Derailed family dinners and birth scenes: Richard Jackson’s “Rooms” turn us into voyeurs. The template comes from none other than the founder of conceptual art, Marcel Duchamp.
Marcel Duchamp’s (1887-1968) last great work was the subject of much discussion in the art scene. The artist had actually announced that he was finished with art and will dedicate his life to playing chess. He had, however, secretly been working for 20 years on his last coup – “Étant Donnés: 1. la chute d’eau 2. le gaz d’eclairage” (“Given: 1. The Waterfall 2. The Illuminating Gas”). Duchamp arranged for it to be only exhibited posthumously and accordingly, in 1969, “Étant Donnés” was conveyed to the Philadelphia Museum of Art, where it has been on display ever since.
The mixed media assemblage consists of a weathered wooden door framed by bricks with a display case behind it. Two additional bars have been placed across the door, accentuating the fact that it cannot be opened under any circumstances. Only two little peepholes allow (visual) access to the scene behind the door. A trelliswork becomes apparent and this in turn reveals a landscape scene in the middle of which is a female nude. This seemingly headless body is lying, with outstretched arms and legs, on a bed of brushwood and leaves. Her left hand holds up a gas lamp which directs the viewer’s gaze out into a photographed landscape with a river and a flowing, illuminated waterfall in the background. The image in question is a manipulated photograph of Sur-le-Moulin in Switzerland.
Marcel Duchamp left exact instructions
Due to the difficult view, the process of looking is intensified and with the literally bricked-in perspective it becomes an active one. The work almost forces the voyeuristic gaze onto the open legs of the female nude and her pubic area. An intimidating proximity to what we are seeing is created. Marcel Duchamp developed his own art system, one in which the viewer’s reception is strictly controlled by the artist. For “Étant Donnés” he not only determined the point in time when the work would be published, he even left exact instructions about how it was to be exhibited. As well as stipulating the exhibition location and its venue, he composed a “Manual of Instructions for the Assembly of Étant Donnés”.
The handbook contains a collection of drawings, photographs, construction plans and notes relating to the work. The second and final version of this document, exclusively on the setup of the work, was published in 1966. It contains a 15-step set of instructions on how to (de)construct “Étant Donnés” as well as how to transport it. The manual acts as a set of instructions on how to approach the work, whilst simultaneously restricting the curator’s freedom.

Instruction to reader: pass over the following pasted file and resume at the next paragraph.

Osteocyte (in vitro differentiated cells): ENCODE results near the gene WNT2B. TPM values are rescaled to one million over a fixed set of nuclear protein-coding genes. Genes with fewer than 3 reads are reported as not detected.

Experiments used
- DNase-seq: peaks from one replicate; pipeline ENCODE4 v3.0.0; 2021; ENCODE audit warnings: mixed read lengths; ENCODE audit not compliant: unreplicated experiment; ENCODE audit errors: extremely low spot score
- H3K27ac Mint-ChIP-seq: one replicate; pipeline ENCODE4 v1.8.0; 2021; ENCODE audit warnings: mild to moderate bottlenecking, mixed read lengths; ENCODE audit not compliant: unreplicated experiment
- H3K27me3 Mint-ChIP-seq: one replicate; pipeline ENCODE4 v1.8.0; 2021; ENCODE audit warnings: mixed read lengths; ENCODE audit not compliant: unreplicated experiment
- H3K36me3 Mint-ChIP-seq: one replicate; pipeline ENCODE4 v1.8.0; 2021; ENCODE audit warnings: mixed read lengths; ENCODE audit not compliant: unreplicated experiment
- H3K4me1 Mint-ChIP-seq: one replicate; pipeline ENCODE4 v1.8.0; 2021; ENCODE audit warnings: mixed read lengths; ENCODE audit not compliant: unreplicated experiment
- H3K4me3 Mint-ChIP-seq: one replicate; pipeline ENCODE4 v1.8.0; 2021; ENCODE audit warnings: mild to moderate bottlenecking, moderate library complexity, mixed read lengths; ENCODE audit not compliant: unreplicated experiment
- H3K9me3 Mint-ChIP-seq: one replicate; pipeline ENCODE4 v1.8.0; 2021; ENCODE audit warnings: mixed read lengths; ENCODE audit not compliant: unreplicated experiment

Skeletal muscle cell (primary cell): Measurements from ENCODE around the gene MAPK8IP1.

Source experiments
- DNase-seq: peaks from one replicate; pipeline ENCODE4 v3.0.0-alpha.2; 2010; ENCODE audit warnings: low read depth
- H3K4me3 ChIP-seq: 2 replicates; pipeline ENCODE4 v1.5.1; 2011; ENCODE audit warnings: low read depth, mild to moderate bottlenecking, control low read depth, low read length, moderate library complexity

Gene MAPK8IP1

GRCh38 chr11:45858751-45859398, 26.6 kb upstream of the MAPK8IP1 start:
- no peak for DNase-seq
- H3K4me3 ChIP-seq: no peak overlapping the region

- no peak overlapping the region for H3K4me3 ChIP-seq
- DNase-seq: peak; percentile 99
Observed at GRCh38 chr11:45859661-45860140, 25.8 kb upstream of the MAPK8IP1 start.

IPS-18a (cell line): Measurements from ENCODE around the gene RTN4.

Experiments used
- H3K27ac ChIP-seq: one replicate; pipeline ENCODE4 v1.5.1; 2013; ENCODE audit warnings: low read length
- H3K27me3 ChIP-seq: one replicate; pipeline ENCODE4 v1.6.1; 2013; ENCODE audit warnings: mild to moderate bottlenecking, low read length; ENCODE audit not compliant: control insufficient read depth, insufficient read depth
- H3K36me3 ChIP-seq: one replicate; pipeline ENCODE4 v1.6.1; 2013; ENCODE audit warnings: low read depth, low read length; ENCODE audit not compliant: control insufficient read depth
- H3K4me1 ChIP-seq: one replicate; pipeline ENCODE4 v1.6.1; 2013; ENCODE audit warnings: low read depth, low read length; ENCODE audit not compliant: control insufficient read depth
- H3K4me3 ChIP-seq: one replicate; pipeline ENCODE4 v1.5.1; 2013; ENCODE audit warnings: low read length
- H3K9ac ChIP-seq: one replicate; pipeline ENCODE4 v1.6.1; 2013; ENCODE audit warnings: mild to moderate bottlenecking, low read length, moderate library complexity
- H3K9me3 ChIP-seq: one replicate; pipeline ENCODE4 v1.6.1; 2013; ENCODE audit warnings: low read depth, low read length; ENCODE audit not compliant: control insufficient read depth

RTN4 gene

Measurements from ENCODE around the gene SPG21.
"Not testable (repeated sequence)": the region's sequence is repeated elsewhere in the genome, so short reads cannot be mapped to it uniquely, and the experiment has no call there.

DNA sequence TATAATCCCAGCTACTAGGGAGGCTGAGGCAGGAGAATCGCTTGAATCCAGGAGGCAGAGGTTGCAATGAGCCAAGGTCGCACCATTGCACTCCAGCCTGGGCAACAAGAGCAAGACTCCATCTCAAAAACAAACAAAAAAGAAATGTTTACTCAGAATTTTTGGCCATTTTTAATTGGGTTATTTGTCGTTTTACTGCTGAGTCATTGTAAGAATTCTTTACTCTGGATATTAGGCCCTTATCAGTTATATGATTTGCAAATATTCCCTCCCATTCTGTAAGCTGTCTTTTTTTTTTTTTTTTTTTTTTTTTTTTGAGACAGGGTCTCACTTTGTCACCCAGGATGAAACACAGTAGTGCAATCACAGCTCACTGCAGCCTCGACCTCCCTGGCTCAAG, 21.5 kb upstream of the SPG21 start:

Richard Jackson follows in Duchamp’s footsteps
Just under 40 years after the publication of “Étant Donnés”, Duchamp’s manual formed the starting point for one of Richard Jackson’s “Rooms”. The Californian artist is famous for his Expanded Painting, extending the boundaries of the canvas, replacing the stroke of his brush with machines. By so doing he is, to a certain extent, following in Duchamp’s footsteps as an anti-artist by subverting prevalent conventions and the process by which works of art are made. An important aspect in this context is the tension between what is on show and the viewer’s way of looking at it.
For his work “The Maid’s Room” Jackson produced a set of instructions almost identical in format, contents, and title: “Manual of Instructions for ‘The Maid's Room’”. Jackson establishes a very clear relationship between Duchamp’s artistic production and his own: “I realized just how smart [Duchamp] was, the illusion, and the intelligent choices that he made. Anything that you can’t see through the hole doesn’t exist; which is pretty nice because you have to imagine it. What that piece does is what I’d like my paintings to do. They’re all finished, nobody saw how you did them, so they have to imagine what the process was.”
In “The Maid’s Room” Jackson transports “Étant Donnés” into a different time. All the elements remain in place, but he transposes them into a domestic environment. Duchamp’s forest scene has moved indoors, into the “maid’s room”. The female body made of shiny plastic appears distinctively artificial, the gas lamp has become the paint-spraying hose of a vacuum cleaner, the waterfall a running faucet and the photomontage some photo wallpaper. The woman is lying on a bed with splayed legs, a phallic symbol in her hand and only a chink in the window where the curtains that have been vaguely drawn closed allows the viewer to look at this highly private scene from the outside.
Anything that you can’t see through the hole doesn’t exist; [...] you have to imagine it.
Both Duchamp and Jackson abolish the conventional distinction between the work of art and real space by activating our perception. The viewers look at the three-dimensional representation of an alien scenery. With their works the artists force a voyeuristic and thus inevitably taboo view onto the displayed situations. Jackson’s “Room”, however, goes a little further by providing intimate insight into the private interior, which is otherwise protected from prying eyes. The gaze dominates the action of the viewer completely. Taking a look means participating, you inevitably become an accomplice of the intimate scene. The consequence? The responsibility of what is seen is transferred to the viewer. Not the others are the voyeurs, we are.